7-Month-Old Baby: Feeding, Sleep, and Milestones by Month

These first seven months of your baby’s life have flown by, and you may wonder what happens next. This article will lead you through your 7-month-old baby’s new developmental milestones and their new feeding patterns. You’ll also learn how much sleep your 7-month-old needs, including what to know about their wake windows and sleep regression. In addition, you’ll discover new and exciting ways to interact with your little one, all while keeping them safe from injury. So, buckle up — this new month of development is about to take off!

Your baby is becoming increasingly more active every day, and their mobility skills are starting to flourish. They are also beginning to expand how they interact with their environment. Some new development milestones you can look forward to your 7-month-old reaching include:1

  • Rolling from back to front and then back
  • Sitting without the support of their hands while still requiring external support
  • Reaching for toys or food using one hand
  • Transferring toys or food from one hand to the other
  • Improving in their ability to track objects
  • Having fully developed and mature eyesight
  • Responding to their name and the word “No”
  • Enjoying babbling and engaging in social play
  • Identifying emotions by the tone of someone’s voice

During this time, your baby will love exploring different foods and start eating solid foods more frequently. They will begin to gradually eat solid foods three times per day plus additional feeds of breast milk or formula. Providing a variety of veggies, fruits, pasteurized dairy, and proteins (such as eggs) will help ensure your baby is exposed to a wide range of nutrients. These foods can be served mashed, pureed, or softly cooked.2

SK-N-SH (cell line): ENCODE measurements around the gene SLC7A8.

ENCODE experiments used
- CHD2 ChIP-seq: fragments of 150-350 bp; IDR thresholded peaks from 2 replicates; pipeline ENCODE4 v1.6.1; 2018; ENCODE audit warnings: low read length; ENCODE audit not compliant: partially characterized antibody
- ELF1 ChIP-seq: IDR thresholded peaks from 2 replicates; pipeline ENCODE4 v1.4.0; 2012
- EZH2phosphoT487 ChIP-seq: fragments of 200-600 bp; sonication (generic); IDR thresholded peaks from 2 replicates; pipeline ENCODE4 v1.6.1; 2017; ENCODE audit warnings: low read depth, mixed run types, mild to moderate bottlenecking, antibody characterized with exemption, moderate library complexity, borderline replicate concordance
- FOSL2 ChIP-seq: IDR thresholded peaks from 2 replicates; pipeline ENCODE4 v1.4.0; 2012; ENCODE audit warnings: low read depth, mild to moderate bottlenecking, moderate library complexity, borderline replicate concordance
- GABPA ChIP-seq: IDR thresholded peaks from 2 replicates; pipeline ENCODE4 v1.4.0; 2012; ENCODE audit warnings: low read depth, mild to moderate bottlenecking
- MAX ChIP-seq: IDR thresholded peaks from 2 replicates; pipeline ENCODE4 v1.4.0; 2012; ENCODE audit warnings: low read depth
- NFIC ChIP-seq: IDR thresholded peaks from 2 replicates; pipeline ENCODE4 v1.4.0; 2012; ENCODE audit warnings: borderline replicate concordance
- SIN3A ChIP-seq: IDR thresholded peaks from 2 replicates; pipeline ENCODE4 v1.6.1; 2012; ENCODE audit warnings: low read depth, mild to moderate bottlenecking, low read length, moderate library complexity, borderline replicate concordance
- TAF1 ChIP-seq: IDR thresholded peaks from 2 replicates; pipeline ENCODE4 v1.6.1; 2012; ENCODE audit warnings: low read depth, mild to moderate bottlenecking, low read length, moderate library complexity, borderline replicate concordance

Avoid foods with a high risk of choking, including hot dogs, uncooked veggies, grapes, popcorn, and nuts. Other foods to avoid are honey, unpasteurized juice and dairy, and high sodium, no-calorie sweeteners.3 Infants should also not have cow’s milk until they’re 12 months old due to the risk of iron-deficiency anemia.13

While your 7-month-old may reach the milestone of eating more solid foods, most of their nutrients will still come from breast milk or formula. Babies have small stomachs, so to ensure they get enough milk, offer them their bottle about an hour after solid foods.2 Providing iron-fortified baby cereals is a great way to add nutrients to your baby’s diet; however, it is not advised to add the cereal to your baby’s bottle unless their pediatrician instructs you to.3

It is vital to offer only one new feed at a time with several days in between before introducing another new food. This allows you to determine if your baby may not tolerate the new food. Some signs and symptoms to watch for in a potential food allergy include:3

  • Rash
  • Bloating
  • Diarrhea/vomiting
  • Trouble breathing
  • Hives

If your baby is experiencing trouble breathing or a rapidly progressive full-body rash, seek immediate medical attention. If you believe your baby may have a less severe food allergy, be sure to contact your pediatrician and ask about next steps.

While people used to believe that waiting to start high-allergen foods (such as wheat, soy, eggs, milk, and peanuts) would reduce the risk of an allergic reaction, the opposite is true. Waiting to start these foods may increase the risk of food allergies.3 It is recommended to offer high-allergen foods as soon as your baby begins eating solids, one at a time.

7 month old sleep schedule graphic

You may also be wondering how much sleep a 7-month-old typically needs. As your baby becomes more active, their sleep pattern will change. 7-month-olds need 12-16 hours of sleep daily, including two daily naps that average one and a half to two hours each.4

Even though your baby may have been on a good sleep schedule last month, at 7 months old, they may experience a period of sleep regression. Sleep regression is a change in your baby’s sleeping pattern that includes difficulty going back to sleep and staying asleep. If your 7-month-old is experiencing sleep regression, they may nap for shorter periods, be increasingly fussy, or have a change in their appetite. Sleep regression typically lasts two to six weeks.5

A wide variety of changes can cause sleep regression in your 7-month-old, but the most common reasons for sleep regression include:5

  • Pain from teething
  • Reaching a new developmental milestone
  • Growth spurt
  • A change in their routine
  • Travel
  • Illness

Sleep regression can be a difficult time for parents and babies alike, but there are some ways to help your 7-month-old baby, including:5

  • Keeping a consistent bedtime and bedtime routine
  • Recognizing your baby’s sleep cues and putting them to bed at the first sign of tiredness
  • Allowing your baby a few minutes of fussiness while they are falling asleep if you feel comfortable doing so
7 month old sample daily schedule graphic